Our story begins in 1937. When fascist organizations were rising in the U.S., a Los Angeles spy, Chuck Slocombe, who had infiltrated a local Nazi organization was introduced to Leopold at a dinner meeting. The storm troopers who attended this dinner loved McLaglan, for not only had he built a fascist organization in England, but he was currently teaching Nazis and White Russians how to kill through Jiu Jitsu. Over time, he expressed his desire to seek revenge against Jews, especially Hollywood Jews and hoped to do this by hiring hit men to target for slaughter leaders in the movie industry, the Hollywood Anti-Nazi League and Christians who were in line with their ideologies. These people included Jack Benny, James Cagney, Eddie Cantor, Charles Chaplin, Sam Goldwyn, Al Jolson, Fredric March, Louis B. Mayer, Paul Muni, Joseph Schenck, Gloria Stuart, Sylvia Sidney, William Wyler and Walter Winchell. He planned for these assassinations to occur all on the same day while releasing information involving Jewish control of the navy. The plan was to stuff dynamite with shrapnel, give the hired Nazi and Russian assassins the addresses of those to be murdered, while McLaglan planned to be out-of-town the night of the killings. They knew the death of these famous people would attract world-wide attention and hoping most Jews would then want to flee the country, McLaglan told Slocombe that he would arrange to hire a fleet of trucks to catch anyone trying to escape through the different depots in the city.
Chuck Slocombe was able to foil these plans when he met with the Los Angeles district attorney Buron Fitts. Leopold McLaglan went to trial on February 28, 1938 but was only found guilty of attempted extortion, a much lesser conviction of attempted murder. He was sentenced to five years in prison but was granted probation on the condition he take the first ship back to England and never again set foot on American soil. But since the Judge did not trust him to leave, he sentenced him to an additional year in county jail, which would be suspended the day he left for England. Probation came at the request of his famous brother Victor, who, anxious to be rid of Leopold, agreed to pay his $500 fine and his ocean-liner ticket back to Liverpool. Back home, Leopold continued to profess his innocence, insisting he had been working for the British, recruited to spy on the Japanese while living in the States. He was never believed and died on January 4, 1951.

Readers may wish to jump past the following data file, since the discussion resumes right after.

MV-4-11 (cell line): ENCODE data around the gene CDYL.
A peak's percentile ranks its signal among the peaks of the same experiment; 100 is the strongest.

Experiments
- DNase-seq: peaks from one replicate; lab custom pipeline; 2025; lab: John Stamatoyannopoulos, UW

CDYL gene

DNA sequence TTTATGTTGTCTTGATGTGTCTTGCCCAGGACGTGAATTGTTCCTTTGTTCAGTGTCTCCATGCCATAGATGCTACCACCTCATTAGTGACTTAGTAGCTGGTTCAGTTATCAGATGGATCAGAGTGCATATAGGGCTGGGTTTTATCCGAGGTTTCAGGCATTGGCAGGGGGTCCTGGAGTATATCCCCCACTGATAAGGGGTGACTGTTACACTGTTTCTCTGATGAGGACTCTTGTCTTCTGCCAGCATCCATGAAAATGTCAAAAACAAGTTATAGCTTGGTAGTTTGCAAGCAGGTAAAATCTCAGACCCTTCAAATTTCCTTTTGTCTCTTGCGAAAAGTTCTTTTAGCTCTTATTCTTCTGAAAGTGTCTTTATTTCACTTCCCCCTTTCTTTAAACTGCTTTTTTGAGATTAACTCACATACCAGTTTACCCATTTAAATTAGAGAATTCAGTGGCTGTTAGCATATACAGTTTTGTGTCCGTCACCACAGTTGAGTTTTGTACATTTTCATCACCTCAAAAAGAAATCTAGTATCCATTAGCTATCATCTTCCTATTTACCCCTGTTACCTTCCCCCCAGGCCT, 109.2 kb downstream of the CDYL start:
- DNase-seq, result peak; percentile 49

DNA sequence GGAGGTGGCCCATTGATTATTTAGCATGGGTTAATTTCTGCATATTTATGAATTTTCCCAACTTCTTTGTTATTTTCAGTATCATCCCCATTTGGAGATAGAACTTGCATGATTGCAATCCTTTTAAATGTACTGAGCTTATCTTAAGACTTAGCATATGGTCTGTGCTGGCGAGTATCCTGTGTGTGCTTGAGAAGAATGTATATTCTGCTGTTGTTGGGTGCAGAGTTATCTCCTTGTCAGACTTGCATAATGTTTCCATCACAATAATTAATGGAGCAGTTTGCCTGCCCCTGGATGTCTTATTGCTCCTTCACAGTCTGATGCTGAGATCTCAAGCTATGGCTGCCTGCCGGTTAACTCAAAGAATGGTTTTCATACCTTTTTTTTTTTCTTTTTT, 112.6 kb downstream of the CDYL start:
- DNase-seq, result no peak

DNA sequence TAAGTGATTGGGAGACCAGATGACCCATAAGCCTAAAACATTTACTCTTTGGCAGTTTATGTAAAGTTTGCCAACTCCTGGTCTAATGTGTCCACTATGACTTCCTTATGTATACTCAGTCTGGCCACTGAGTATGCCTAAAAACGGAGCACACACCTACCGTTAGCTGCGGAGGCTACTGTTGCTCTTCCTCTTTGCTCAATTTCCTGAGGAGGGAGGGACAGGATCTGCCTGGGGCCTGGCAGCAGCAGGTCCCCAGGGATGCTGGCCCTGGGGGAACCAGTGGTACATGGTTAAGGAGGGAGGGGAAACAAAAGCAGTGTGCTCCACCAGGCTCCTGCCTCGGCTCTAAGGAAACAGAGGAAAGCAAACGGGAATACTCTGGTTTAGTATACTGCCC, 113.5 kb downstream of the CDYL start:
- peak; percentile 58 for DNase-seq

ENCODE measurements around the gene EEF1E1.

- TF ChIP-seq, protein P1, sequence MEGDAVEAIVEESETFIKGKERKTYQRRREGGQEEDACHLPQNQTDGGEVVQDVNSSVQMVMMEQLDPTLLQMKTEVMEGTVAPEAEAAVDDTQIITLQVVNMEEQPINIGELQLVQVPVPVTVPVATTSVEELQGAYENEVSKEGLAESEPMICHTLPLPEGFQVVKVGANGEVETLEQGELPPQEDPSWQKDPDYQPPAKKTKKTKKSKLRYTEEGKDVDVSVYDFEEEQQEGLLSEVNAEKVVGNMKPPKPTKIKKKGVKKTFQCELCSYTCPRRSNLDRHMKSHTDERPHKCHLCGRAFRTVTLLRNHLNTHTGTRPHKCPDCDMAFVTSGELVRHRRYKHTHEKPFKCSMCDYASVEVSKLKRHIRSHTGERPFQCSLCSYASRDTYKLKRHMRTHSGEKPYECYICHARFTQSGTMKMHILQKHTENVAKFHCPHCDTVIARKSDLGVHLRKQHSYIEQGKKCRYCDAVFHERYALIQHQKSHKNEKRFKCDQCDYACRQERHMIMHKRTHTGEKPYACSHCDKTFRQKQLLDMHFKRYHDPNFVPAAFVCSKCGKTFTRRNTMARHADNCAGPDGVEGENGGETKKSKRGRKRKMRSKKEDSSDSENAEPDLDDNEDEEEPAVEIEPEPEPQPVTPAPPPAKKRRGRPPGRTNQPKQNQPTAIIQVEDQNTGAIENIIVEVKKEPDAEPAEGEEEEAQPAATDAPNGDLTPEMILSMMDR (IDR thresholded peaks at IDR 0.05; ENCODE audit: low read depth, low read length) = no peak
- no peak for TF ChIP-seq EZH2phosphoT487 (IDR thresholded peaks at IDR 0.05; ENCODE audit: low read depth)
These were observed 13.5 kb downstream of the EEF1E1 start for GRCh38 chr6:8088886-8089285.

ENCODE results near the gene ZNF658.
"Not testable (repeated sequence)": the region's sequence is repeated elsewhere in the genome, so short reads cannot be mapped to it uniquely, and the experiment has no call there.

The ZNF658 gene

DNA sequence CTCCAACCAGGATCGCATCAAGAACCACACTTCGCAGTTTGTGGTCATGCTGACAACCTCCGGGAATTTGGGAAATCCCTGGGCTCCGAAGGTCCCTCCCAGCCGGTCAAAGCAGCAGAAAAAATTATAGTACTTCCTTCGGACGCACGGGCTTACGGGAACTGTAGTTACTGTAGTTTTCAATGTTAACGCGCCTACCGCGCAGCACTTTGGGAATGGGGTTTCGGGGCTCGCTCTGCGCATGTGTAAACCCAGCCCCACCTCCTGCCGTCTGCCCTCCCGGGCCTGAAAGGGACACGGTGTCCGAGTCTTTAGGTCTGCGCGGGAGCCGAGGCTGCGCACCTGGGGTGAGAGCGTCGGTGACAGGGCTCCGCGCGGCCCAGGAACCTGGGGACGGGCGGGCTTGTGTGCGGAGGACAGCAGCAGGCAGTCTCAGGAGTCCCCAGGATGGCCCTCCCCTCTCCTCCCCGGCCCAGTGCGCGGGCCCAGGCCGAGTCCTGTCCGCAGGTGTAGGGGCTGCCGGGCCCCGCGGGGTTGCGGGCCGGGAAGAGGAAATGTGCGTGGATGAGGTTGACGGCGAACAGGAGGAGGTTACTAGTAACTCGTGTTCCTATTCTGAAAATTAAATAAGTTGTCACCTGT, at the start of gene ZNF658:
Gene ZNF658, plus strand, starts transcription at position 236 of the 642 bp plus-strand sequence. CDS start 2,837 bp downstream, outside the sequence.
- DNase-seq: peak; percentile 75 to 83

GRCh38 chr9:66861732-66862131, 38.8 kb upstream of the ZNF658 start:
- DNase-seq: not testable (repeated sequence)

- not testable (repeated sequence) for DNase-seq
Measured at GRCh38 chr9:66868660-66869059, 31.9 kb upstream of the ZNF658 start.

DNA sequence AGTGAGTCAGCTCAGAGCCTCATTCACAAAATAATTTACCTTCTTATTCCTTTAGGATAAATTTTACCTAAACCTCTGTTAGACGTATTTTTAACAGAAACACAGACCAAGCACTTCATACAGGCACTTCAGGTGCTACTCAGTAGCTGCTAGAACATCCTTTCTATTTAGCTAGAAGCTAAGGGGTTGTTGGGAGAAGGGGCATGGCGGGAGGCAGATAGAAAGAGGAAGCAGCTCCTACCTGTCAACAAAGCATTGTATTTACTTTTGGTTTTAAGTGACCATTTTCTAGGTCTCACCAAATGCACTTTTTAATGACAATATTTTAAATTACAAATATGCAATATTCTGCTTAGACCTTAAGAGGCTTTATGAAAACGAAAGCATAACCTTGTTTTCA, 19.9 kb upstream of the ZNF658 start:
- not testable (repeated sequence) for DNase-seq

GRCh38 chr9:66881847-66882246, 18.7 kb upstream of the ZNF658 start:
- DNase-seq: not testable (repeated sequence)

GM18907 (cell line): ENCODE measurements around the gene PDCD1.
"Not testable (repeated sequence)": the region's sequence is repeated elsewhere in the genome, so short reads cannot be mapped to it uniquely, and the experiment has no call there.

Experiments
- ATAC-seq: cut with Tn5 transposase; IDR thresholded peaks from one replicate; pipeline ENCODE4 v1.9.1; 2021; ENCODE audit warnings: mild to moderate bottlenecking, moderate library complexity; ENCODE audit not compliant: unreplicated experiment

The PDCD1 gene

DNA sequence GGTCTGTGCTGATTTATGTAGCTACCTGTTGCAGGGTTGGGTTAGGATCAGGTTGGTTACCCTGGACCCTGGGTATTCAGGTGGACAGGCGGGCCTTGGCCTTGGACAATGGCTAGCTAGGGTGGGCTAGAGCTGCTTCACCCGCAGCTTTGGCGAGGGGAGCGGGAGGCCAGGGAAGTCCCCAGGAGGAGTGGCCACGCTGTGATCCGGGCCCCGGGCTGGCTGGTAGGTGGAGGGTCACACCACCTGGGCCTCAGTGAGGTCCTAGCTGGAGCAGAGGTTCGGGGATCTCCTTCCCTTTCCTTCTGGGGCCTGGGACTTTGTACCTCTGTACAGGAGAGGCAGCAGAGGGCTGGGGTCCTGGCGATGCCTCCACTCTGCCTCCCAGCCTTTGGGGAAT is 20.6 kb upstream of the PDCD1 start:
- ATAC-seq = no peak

But about the film with such a humourous title. I first watched The Captain Hates the Sea a number of years ago and think about it from time to time, especially when I’m reading about or watching other films starring John Gilbert. This was his last film and he died shortly afterward. The more I learn about the people who made movies, especially the actors and actresses, the more I realize just how difficult their lives could be. Most of them had come from very humble beginnings. Of those people, some came from single parent homes and some of those people were abused as children in one way or another. Many of them had very little formal education and although I believe to be an actor, a person has to be quite intelligent and observant, a lot of these people felt insecure and inferior even when making the effort to educate themselves.